Coping with the loss of a loved one or even a stranger can be extremely difficult. But more difficult than grieving, is feeling guilty that the person died because of something that may or may not have been done or done correctly.
In this video, I explain in detail what CPR is, and what it’s not and why a person should not ever feel guilty that they didn’t do enough to keep a victim of cardiac arrest alive. I hope that this video brings peace and understanding to why a rescuer should never feel that they are at fault when a person doesn’t survive cardiac arrest, though the bystander attempted CPR or wanted to give CPR. I hope it helps.
I received an email from a person who provided CPR to their father but unfortunately, their father did not respond to the CPR and remained dead. The child who provided CPR to them is now dealing with incredible feelings of failure and guilt. They feel as though they failed their father. They feel as though they did not help enough. They are sad, but they also feel responsible that their loved one is gone.
I knew I had to respond to this as soon as possible so I recorded a direct message to them in hopes that it can help them understand that they did everything right and what’s more…they showed a wonderful act of love to their father. I hope this helps them but I also hope it helps others who are suffering from the same or similar feelings. Peace Be With You.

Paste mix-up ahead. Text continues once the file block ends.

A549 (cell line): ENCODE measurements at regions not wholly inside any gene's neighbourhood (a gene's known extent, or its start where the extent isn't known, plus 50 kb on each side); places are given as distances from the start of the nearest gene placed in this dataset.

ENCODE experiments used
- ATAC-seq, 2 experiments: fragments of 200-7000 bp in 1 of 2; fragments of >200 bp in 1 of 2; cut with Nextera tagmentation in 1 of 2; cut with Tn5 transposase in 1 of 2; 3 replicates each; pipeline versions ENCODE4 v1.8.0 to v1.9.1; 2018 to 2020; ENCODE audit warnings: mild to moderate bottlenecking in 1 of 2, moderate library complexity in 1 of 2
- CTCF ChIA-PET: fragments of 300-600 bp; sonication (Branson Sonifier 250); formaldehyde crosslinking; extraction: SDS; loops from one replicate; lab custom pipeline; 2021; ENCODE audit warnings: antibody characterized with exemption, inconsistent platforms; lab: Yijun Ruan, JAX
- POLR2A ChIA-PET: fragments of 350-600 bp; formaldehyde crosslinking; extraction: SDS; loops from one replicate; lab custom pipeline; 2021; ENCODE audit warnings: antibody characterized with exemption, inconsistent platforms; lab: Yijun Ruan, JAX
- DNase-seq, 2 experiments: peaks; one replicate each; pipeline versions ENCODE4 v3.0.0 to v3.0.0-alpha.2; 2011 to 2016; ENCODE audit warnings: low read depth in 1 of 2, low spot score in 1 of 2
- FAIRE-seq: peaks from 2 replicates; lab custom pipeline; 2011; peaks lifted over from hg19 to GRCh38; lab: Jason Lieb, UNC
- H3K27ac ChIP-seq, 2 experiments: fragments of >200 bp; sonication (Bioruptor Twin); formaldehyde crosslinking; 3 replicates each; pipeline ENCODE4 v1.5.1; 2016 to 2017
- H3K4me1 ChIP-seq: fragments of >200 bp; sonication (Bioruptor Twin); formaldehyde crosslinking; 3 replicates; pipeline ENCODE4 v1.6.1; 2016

I received yet another loving email from a person who’s father died in the front of their automobile while they were driving them to the hospital. Due to things outside her control, she was unable to move her dad to the ground so she improvised and did CPR while he was reclined in the car the best she could. She has struggled for some time with this and found some relief from my episode on “Did I Do CPR Wrong?”.
I just replied back to her and I have to believe there may be others who have tried to save a life with CPR and felt it was not successful. So I’m going to include my reply to her in this blog entry and for those of you who are suffering, I hope it helps.